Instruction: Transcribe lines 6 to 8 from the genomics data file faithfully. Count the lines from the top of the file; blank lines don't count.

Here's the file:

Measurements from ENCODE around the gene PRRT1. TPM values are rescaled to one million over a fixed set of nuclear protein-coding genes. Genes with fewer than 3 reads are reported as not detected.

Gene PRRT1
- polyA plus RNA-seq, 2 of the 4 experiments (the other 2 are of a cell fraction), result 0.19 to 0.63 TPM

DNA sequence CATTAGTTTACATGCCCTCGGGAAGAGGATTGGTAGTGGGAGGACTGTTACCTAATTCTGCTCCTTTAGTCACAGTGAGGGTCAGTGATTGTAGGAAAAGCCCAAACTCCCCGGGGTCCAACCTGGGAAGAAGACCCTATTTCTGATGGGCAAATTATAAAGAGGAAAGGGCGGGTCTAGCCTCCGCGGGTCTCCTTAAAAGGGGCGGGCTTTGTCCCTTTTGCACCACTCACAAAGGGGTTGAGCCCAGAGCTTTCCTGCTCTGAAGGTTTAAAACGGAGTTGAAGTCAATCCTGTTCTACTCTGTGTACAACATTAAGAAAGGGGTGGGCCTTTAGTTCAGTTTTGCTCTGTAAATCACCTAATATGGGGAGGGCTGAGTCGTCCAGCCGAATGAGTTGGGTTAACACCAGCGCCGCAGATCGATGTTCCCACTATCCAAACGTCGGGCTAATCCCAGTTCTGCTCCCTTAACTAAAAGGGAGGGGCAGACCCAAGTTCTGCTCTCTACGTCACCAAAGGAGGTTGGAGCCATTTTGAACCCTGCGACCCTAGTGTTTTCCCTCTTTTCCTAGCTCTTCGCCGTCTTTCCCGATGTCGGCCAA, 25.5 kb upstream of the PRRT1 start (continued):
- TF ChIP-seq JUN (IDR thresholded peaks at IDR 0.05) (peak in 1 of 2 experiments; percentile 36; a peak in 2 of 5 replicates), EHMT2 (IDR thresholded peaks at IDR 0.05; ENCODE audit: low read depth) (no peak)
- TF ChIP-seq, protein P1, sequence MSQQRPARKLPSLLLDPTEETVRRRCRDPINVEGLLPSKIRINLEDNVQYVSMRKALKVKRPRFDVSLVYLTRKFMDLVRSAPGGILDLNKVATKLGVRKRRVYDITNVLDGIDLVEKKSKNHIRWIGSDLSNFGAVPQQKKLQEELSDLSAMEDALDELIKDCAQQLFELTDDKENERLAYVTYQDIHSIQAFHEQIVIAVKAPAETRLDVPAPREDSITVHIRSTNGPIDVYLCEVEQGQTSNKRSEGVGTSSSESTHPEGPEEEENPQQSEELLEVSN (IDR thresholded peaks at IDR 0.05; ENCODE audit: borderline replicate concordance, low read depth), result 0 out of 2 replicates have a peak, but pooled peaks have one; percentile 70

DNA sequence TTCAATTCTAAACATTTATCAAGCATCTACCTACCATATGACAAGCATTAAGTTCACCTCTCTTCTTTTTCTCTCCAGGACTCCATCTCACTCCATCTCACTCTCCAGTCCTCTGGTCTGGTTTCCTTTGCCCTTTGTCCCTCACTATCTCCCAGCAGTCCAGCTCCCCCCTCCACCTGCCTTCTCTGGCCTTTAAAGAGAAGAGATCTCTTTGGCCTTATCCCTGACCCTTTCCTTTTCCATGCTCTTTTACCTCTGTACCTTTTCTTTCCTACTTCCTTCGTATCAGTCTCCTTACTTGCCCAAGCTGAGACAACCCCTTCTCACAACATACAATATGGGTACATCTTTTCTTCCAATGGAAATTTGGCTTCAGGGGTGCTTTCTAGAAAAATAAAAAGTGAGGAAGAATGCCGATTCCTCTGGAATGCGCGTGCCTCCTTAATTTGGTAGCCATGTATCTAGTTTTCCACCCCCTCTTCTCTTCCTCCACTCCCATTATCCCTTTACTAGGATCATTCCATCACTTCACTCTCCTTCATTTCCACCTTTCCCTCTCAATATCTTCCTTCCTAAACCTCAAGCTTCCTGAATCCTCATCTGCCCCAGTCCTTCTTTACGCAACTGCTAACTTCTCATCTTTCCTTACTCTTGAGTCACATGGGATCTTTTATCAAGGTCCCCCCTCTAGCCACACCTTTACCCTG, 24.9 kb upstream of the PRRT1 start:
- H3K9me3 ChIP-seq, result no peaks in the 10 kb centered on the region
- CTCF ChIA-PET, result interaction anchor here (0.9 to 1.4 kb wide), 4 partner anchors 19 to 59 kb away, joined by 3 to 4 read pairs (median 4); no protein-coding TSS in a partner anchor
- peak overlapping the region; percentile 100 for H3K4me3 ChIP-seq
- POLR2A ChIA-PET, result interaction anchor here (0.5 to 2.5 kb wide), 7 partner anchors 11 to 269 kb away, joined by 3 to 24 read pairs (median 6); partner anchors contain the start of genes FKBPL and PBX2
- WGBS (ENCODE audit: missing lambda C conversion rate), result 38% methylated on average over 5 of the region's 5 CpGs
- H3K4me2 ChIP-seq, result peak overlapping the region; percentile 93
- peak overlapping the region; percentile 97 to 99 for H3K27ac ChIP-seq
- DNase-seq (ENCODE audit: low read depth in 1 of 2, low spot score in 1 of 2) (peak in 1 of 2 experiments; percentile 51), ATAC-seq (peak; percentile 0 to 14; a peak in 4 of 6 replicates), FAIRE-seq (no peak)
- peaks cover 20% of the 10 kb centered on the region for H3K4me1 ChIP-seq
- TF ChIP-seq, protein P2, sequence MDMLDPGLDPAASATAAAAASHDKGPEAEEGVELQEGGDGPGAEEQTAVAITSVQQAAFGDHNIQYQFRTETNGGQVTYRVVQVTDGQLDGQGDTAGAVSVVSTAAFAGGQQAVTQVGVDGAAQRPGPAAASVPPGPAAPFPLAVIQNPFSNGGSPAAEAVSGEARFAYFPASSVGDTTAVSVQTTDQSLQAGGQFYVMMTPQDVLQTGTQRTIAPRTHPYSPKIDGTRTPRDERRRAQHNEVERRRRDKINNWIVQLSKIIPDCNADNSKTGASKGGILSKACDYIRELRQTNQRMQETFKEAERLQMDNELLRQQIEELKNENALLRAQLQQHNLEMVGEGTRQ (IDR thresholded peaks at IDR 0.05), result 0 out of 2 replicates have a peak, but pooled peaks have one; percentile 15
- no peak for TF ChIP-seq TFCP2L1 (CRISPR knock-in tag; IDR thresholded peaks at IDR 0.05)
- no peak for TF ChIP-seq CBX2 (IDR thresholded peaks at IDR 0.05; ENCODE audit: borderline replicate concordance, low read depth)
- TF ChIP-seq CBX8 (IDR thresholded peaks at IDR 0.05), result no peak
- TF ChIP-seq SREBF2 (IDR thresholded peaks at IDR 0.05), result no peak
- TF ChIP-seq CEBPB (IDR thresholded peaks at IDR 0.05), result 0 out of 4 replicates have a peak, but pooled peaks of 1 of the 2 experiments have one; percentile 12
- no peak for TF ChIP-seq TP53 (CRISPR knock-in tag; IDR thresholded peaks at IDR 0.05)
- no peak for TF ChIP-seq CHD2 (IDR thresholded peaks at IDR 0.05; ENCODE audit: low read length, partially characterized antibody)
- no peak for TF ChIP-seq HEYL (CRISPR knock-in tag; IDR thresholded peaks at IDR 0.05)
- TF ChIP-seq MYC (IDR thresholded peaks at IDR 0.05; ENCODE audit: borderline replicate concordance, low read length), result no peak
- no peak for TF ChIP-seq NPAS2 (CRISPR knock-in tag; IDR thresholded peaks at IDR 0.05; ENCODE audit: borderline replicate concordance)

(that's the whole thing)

- TF ChIP-seq, protein P1, sequence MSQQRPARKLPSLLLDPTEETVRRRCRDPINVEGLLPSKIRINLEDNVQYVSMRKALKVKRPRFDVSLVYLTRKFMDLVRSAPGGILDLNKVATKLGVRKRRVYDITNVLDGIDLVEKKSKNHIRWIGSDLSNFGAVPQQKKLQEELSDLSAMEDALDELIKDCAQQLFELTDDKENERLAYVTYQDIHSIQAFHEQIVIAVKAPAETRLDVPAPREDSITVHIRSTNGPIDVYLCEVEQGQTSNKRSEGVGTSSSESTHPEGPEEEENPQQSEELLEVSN (IDR thresholded peaks at IDR 0.05; ENCODE audit: borderline replicate concordance, low read depth), result 0 out of 2 replicates have a peak, but pooled peaks have one; percentile 70

DNA sequence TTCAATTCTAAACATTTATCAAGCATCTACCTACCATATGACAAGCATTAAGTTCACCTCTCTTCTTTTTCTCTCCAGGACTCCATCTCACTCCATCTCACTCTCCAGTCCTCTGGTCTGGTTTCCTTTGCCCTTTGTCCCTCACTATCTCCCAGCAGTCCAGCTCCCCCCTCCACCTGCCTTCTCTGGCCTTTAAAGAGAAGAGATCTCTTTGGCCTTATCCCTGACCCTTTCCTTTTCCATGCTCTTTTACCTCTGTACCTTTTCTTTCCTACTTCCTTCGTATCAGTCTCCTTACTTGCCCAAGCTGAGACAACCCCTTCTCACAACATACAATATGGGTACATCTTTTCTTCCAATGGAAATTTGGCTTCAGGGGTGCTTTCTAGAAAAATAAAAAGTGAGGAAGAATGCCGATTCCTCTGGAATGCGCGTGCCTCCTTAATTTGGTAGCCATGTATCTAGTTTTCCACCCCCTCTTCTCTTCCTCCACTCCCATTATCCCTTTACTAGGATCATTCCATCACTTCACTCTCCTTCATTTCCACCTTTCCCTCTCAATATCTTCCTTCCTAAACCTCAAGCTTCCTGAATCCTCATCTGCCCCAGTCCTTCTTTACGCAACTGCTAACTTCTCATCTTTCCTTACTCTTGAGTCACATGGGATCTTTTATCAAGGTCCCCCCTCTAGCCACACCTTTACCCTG, 24.9 kb upstream of the PRRT1 start:
- H3K9me3 ChIP-seq, result no peaks in the 10 kb centered on the region